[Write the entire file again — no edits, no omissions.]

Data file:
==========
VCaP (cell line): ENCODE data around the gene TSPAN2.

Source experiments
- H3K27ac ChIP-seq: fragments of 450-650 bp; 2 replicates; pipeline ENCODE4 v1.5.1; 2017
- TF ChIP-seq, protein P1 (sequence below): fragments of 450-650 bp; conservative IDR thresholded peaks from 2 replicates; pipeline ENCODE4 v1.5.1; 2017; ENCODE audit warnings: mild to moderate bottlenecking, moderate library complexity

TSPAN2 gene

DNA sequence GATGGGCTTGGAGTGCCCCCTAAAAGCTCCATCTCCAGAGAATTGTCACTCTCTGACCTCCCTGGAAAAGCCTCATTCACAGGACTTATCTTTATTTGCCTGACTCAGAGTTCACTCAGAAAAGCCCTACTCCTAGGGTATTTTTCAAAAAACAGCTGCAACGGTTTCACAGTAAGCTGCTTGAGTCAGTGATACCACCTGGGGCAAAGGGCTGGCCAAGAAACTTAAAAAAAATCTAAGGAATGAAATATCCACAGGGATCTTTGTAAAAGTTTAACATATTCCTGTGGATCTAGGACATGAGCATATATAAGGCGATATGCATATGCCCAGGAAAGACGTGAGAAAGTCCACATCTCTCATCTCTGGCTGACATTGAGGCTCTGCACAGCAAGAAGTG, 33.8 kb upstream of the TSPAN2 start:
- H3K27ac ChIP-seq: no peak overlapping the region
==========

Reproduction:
VCaP (cell line): ENCODE data around the gene TSPAN2.

Source experiments
- H3K27ac ChIP-seq: fragments of 450-650 bp; 2 replicates; pipeline ENCODE4 v1.5.1; 2017
- TF ChIP-seq, protein P1 (sequence below): fragments of 450-650 bp; conservative IDR thresholded peaks from 2 replicates; pipeline ENCODE4 v1.5.1; 2017; ENCODE audit warnings: mild to moderate bottlenecking, moderate library complexity

TSPAN2 gene

DNA sequence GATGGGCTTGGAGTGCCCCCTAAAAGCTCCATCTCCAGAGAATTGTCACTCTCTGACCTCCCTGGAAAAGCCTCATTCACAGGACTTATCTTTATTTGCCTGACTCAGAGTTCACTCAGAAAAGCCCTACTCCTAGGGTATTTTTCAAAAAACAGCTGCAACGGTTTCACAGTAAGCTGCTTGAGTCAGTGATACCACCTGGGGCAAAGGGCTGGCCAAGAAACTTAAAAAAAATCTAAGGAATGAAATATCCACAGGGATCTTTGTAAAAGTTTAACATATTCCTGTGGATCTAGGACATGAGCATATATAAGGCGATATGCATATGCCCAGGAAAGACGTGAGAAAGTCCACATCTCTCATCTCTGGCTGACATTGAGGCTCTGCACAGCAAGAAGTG, 33.8 kb upstream of the TSPAN2 start:
- H3K27ac ChIP-seq: no peak overlapping the region